My Old Kentucky Thunderdome

Record crowd gorges on barbecue and politics at Fancy Farm

Aug 11, 2010 at 5:00 am
My Old Kentucky Thunderdome
Photo by Jonathan Meador

FANCY FARM, Ky. — In 10 minutes, campaign season in the Bluegrass State will officially begin as it always does: With cheers, jeers and the venting of barbecue-induced political rancor.

In 10 minutes, these three elements will combine to form the crux of the 130th annual St. Jerome Fancy Farm Political Picnic, but for right now, in this moment of sweltering heat and frenzied anticipation of the day’s speech-making, Bowling Green ophthalmologist and Republican U.S. Senate candidate Rand Paul briskly walks by a gaggle of photographers with his wife, Kelley, his face stoic. They ascend a wooden ramp leading to the makeshift stage where, in mere moments, a sweaty public will verbally abuse him and a dozen other politicians from this great commonwealth as if they were heels in a professional wrestling match.

“Dr. Paul!” the media cry. “Rand! Over here! Dr. Paul!”

The candidate and his spouse ignore them, stopping only to wave at supporters before disappearing behind a white curtain.

Paul, the rock star libertarian gaffe-machine who earlier this year expressed discomfort with elements of both the Civil Rights Act and Americans with Disabilities Act, has generated much attention in his race against Democratic Kentucky Attorney General Jack Conway — so much attention, in fact, that a blitzkrieg of carpet-bagging national press types, including reporters from TIME Magazine, C-SPAN and Talking Points Memo, have descended on this small Graves County town like a swarm of Tweeting locusts. Despite rumors that Paul’s handlers have forced him to stick to a script, they are here to witness firsthand the next outrageous thing he might say.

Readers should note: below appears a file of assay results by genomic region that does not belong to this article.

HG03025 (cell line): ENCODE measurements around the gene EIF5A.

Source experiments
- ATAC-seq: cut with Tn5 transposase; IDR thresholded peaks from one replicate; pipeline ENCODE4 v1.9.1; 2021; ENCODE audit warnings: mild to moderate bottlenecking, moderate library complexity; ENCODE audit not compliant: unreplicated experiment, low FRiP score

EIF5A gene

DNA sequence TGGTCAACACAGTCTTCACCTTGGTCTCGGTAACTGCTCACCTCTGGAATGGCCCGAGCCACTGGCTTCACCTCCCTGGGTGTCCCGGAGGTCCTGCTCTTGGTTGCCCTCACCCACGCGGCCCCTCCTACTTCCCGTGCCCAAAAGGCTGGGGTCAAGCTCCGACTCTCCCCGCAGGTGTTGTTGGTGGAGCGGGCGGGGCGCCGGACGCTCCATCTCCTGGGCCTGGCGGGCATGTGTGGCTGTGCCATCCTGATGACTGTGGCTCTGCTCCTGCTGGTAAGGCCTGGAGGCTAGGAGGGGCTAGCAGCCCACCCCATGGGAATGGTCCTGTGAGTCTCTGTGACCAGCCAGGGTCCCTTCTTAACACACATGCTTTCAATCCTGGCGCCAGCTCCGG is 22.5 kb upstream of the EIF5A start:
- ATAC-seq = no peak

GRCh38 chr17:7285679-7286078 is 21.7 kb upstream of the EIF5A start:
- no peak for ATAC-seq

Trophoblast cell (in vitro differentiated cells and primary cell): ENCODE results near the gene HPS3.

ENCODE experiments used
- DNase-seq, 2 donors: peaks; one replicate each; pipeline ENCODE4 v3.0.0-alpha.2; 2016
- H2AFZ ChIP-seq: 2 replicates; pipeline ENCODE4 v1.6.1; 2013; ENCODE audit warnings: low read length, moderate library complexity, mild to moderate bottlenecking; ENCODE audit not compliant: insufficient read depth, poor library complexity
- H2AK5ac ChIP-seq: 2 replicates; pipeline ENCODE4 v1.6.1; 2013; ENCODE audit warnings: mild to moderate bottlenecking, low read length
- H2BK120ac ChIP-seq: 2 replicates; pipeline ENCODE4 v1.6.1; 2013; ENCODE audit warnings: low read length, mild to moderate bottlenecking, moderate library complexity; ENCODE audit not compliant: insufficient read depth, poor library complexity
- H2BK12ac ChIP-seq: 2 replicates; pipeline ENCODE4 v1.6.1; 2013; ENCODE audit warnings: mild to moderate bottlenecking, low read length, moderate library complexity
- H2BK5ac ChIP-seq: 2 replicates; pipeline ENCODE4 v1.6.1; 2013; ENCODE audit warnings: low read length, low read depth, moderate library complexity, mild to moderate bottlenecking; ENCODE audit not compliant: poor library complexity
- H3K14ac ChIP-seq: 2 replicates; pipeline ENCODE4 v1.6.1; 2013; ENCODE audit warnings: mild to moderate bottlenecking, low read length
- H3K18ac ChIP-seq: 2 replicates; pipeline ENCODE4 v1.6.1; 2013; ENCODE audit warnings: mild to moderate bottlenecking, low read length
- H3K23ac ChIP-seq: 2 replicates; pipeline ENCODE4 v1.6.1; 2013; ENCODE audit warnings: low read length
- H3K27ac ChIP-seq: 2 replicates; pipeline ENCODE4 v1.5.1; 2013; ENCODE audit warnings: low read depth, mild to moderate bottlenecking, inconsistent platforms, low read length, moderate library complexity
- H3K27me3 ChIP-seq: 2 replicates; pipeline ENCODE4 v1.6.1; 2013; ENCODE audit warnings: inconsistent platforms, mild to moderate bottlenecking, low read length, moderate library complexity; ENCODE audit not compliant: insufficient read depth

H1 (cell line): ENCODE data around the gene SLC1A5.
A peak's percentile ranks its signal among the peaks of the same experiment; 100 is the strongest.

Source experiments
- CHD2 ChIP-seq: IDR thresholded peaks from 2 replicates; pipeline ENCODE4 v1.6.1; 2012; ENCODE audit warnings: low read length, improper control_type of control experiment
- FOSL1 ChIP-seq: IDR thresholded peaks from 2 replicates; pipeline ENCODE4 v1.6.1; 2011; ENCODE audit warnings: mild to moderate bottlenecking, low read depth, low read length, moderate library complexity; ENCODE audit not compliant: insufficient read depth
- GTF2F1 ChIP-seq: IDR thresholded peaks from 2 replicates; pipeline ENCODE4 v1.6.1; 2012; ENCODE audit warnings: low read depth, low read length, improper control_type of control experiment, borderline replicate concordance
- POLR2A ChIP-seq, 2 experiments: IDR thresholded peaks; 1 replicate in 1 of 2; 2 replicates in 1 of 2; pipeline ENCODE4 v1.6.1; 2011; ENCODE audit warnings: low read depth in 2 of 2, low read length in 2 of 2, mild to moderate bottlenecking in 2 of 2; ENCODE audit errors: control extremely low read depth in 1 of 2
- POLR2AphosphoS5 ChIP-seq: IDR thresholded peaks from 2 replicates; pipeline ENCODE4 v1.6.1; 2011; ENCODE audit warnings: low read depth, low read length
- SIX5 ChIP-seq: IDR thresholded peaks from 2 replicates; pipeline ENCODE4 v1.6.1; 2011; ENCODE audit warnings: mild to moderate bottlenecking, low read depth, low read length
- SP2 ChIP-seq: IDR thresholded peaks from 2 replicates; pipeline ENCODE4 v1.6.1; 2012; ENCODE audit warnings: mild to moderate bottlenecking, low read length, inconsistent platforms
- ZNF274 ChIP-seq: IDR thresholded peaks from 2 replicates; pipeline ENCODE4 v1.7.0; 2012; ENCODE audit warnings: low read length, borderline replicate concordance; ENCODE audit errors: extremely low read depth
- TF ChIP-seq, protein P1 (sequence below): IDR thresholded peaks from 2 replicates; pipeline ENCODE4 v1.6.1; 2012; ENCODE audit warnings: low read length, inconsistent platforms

As a result, this year’s picnic is the largest on record: The West Kentucky Star reported more than 15,000 people were in attendance, a great many of whom are doing their best to consume roughly 18,000 pounds of mutton, pork, steak, chicken and bullshit (the crowd favorite).

Consequently, it’s also one of the most unhinged as well.

“Jack Conway wants to murder Kentucky farmers!” shouts a Paul supporter dressed head-to-toe as the Grim Reaper. His sign bears the slogan, “Conway’s Death Tax Kills Family Farms.”

“Do you know how many farms are owned by families?” Conway supporter Mike Ross, who teaches agriculture at Mason County High School, asks Death. “No, you don’t know,” Ross laughs, “so I’ll tell you: Less than 1 percent of the farms are owned by families in Kentucky. The remaining 99 percent are corporately owned, so an inheritance tax will have little to no effect on them. Now get out of here.”

Such conversations — with varying levels of amiability — are common at Fancy Farm. Others simply defy coherence.

“I’ll remember in November! Never forget 1776 and 9/11!” screams Paul Johnson, dressed as George Washington. “Paul will beat Conway like a tired mule!”

A member of the Boone County Tea Party, Johnson sells insurance when he isn’t screaming at strangers while dressed up as America’s first president. When asked why he doesn’t support Conway, Johnson says simply, “He’s for abortion!”

It’s a scene of costumed chaos and shtick. Spotted making the rounds are Flipper the dolphin accusing Conway of flip-flopping on issues, and a “Neander-Paul” caveman sporting a club and libertarian worldview. Then there’s Rand Paul’s Waffle House, where menu items include the “Term-Limit Scramble,” with the description, “Rand won’t eat these, but he insists you do.”